I haven’t been on this forum for very long and I haven’t participated in that many discussions (and none that really touch on any topics that could be contentious). I haven’t had any issues with any moderators, or any other users (that I know of). So I am coming at this topic as a relative outsider without any history, bad feeling or other bias in relation to this forum.
I have been following the thread for the past few hours and I just wanted to reflect back some of the thoughts that keep recurring in my mind as I read posts from all sides of the discussion.
I have read or posted in every thread relating to CS help since I joined the forum and don’t think I have seen a single issue flare up between users or mods. Similarly there have been plenty of discussions about designing CS games (along various topics) which have generated interesting, dynamic and positive discussions.
One of the biggest themes that pervades much of CoG and these forums is ‘inclusivity’ and a) the stated desire for this community to welcome anyone and everyone and b) that many people have found significant value in being a member of this community (at least in part) due to that stance.
My experience over the past 4 months is that more personal topics are more likely to result in, let’s say, ‘escalations of emotions and words’ - I know, shocking revelation, right? That people get more worked up over personal issues rather than their use of *goto commands.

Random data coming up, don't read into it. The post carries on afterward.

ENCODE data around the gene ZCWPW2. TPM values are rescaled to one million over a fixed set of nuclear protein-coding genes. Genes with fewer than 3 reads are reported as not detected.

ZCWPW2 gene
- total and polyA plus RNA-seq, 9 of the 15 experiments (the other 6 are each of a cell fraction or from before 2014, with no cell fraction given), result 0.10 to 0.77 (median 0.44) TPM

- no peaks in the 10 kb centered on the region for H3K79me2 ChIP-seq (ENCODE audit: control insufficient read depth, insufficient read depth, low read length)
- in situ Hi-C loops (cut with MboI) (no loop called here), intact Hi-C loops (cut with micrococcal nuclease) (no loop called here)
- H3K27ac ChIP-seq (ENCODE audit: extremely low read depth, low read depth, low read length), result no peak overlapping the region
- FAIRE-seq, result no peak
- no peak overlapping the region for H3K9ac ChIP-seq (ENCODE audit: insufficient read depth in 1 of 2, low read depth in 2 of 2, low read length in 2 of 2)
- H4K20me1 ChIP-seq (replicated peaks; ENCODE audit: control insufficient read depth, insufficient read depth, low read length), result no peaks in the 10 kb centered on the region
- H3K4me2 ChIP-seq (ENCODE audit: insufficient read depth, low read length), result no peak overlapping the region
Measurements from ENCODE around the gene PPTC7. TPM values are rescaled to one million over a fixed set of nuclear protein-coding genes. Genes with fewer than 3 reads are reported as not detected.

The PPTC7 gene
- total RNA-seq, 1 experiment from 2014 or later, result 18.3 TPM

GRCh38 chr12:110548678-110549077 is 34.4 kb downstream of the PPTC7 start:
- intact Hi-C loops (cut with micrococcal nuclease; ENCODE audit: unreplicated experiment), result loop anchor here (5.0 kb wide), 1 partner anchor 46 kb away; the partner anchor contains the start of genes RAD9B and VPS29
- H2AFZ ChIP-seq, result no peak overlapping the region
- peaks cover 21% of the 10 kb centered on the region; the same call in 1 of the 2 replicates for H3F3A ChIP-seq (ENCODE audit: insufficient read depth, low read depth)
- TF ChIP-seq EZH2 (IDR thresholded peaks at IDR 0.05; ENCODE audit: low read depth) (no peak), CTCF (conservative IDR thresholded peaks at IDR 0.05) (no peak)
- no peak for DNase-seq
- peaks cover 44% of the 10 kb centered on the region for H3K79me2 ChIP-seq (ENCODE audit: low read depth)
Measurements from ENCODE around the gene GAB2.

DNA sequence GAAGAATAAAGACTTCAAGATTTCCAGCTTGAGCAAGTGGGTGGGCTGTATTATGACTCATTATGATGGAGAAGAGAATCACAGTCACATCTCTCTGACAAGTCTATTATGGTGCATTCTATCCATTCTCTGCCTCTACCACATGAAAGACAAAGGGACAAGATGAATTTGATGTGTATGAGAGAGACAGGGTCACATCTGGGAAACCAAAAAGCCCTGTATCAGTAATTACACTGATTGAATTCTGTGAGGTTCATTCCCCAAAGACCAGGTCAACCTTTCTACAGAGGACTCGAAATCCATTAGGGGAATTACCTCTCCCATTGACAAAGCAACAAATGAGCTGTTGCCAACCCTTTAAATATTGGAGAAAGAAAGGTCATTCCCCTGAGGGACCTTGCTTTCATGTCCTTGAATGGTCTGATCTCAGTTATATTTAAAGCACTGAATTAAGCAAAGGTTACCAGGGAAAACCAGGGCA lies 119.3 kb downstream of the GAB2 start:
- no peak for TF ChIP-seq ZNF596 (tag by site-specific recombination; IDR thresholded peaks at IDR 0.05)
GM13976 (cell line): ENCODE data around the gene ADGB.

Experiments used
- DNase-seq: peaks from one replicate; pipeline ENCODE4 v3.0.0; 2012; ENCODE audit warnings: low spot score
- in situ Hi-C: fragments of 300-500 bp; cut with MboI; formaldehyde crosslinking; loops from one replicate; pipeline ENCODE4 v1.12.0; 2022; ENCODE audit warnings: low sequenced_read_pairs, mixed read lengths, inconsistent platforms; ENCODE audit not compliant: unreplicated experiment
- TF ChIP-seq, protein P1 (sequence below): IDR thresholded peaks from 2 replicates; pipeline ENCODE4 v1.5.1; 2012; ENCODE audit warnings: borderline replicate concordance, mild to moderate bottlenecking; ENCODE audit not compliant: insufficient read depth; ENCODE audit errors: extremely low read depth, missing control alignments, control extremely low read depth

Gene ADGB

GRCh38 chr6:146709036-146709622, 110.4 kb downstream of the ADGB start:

In relation to this topic of moderation and user conduct, the trend that appears to me, is that people believe that others are deliberately acting in a negative or obtuse manner.
Whether that is the perception that individuals are flouting rules, being rude, offensive or being unconstructive in their criticsm.
Or the perception that individuals are being heavy handed in their response to issues or operating with a low(er) threshold of tolerance.
It feels to me that there is something of a negative feedback loop and that there are a few examples in this thread.
No one is perfect and everyone will make mistakes in things they say and do (I’m certain I’ll re-read this essay and cringe at some point).
For a forum centred around inclusivity, I think a central pillar for successful engagement (from any and all sides), is the recognition that the person you are communicating with is likely to be significantly different from yourself.
Not everyone realises when they’re being rude, not everyone shares the same sense of humour or tolerance for jokes. Not everyone has the same mastery of English or ability to recognise the subtleties of conversation and feedback.
When it comes to difficult topics, my personal opinion is that the most successful path forward is one where you assume that everyone is operating, fundamentally, out of good faith. That any mis-step is exactly that, a mistake or a misunderstanding - something to be discussed privately first.
After all, we’re all hear to share a fundamental love and that should firstly bind us together.